Econ 101: The case for an 18-to-24 hour workweek, both parents working
Whether caused by labor-saving technology, mass immigration, or trade with low-wage goliaths like China, the result is the same: an oversupply of low-skilled labor in relation to demand, leading to lower wages for ordinary Americans.
The last time we faced a similar crisis, in the late 19th century, we legislated the 8 hour day and 40 hour week. I suggest we do something similar today. Indeed, it may be an essential part of any real solution: the only way ordinary workers can benefit from labor-saving technological advances.
I do not pretend that a shorter work week will solve the problems caused by mass immigration (which must simbly stop, it hurts the sending countries) or by free trade in the new global economy. The latter requires the cooperation of our European allies: an end to overseas tax havens, secret bank accounts, and shell corporations, paving the way for a graduated consumption tax and universal wage subidies. In that context only does free trade make sense.
- The meaning of the word 'confidence' seems obvious. But it's not the same as self-esteem.
- Confidence isn't just a feeling on your inside. It comes from taking action in the world.
- Join Big Think Edge today and learn how to achieve more confidence when and where it really matters.
If you're lacking confidence and feel like you could benefit from an ego boost, try writing your life story.
In truth, so much of what happens to us in life is random – we are pawns at the mercy of Lady Luck. To take ownership of our experiences and exert a feeling of control over our future, we tell stories about ourselves that weave meaning and continuity into our personal identity.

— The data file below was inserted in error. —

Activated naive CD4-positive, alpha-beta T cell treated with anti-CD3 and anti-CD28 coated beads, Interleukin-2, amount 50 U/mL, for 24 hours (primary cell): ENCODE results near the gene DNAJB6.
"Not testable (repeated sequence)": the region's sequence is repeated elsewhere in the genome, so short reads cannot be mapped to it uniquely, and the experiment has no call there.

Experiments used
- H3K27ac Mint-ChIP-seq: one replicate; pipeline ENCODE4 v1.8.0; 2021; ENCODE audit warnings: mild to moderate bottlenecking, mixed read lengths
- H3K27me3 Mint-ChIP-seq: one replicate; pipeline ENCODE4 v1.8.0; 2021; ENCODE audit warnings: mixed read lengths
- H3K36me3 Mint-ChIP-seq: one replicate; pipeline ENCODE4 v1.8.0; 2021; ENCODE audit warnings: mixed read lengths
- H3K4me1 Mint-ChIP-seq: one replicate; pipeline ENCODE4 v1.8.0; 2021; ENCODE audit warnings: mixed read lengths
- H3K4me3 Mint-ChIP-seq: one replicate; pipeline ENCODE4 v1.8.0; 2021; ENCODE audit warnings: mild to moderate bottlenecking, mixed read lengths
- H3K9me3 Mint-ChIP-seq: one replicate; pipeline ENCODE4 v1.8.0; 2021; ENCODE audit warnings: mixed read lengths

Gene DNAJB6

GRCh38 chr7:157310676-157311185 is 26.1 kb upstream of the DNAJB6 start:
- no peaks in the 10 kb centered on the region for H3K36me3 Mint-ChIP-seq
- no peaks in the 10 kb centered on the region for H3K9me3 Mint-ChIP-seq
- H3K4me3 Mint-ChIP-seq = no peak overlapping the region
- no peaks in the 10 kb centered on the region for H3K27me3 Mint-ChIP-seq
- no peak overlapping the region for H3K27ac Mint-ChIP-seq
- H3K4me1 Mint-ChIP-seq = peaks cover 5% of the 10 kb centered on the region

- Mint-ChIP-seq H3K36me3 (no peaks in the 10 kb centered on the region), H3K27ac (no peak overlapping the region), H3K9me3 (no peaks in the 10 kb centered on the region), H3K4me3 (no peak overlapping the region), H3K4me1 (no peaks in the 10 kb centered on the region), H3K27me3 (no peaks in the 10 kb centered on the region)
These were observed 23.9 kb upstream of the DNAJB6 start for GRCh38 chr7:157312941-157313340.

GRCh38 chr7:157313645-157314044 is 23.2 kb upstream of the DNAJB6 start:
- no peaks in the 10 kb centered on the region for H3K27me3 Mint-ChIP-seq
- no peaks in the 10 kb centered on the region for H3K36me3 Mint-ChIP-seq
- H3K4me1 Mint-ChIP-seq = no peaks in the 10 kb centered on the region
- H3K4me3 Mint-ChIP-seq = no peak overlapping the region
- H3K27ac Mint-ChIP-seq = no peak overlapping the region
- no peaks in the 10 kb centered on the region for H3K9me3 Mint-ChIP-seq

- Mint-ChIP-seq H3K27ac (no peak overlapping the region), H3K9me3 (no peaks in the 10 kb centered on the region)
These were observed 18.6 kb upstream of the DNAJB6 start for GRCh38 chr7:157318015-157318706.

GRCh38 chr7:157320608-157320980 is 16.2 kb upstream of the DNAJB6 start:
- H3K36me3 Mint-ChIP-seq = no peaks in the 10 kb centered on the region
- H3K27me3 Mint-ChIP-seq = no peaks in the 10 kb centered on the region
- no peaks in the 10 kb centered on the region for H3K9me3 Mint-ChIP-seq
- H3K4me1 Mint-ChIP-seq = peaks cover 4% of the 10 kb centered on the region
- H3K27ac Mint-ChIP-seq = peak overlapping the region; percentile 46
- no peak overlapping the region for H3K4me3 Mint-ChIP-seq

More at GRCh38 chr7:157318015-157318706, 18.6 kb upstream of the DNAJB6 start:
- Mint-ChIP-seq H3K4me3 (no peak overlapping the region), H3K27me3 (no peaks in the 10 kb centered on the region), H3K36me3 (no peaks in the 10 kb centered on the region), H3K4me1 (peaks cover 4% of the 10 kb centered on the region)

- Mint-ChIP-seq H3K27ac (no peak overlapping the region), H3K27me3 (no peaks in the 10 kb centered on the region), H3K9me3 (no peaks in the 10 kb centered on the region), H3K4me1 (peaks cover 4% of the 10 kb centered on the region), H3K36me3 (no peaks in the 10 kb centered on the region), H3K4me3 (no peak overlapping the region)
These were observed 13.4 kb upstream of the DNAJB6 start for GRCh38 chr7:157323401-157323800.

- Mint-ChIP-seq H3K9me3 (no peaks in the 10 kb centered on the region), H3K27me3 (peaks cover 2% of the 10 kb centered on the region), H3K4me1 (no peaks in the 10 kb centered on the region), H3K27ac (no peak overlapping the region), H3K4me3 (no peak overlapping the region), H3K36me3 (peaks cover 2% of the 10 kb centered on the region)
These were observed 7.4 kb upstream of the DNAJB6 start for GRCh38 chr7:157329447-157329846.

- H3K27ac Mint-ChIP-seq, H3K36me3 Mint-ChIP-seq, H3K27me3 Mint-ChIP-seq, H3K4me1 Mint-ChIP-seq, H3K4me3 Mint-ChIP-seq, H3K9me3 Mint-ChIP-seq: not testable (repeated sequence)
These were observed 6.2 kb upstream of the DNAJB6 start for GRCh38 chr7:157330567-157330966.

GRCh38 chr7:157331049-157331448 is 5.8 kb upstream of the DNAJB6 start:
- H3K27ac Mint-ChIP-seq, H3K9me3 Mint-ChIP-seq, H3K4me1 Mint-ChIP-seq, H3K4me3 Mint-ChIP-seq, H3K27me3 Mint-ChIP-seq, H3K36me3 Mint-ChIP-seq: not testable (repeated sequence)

This gives credence to the 5–2 diet, which has recently gained in popularity thanks to a large celebrity following.
Chances are you're probably thinking about food right now in some capacity. Maybe it's close to dinner and you're wondering what you are going to eat. Maybe you had a really good lunch and are fondly reminiscing about your BLT, or whatnot. Or maybe, just maybe, you're thinking about not eating food for a while.
A space memorial company plans to launch the ashes of "Pikachu," a well-loved Tabby, into space.
- Steve Munt, Pikachu's owner, created a GoFundMe page to raise money for the mission.
- If all goes according to plan, Pikachu will be the second cat to enter space, the first being a French feline named Felicette.
- It might seem frivolous, but the cat-lovers commenting on Munt's GoFundMe page would likely disagree.
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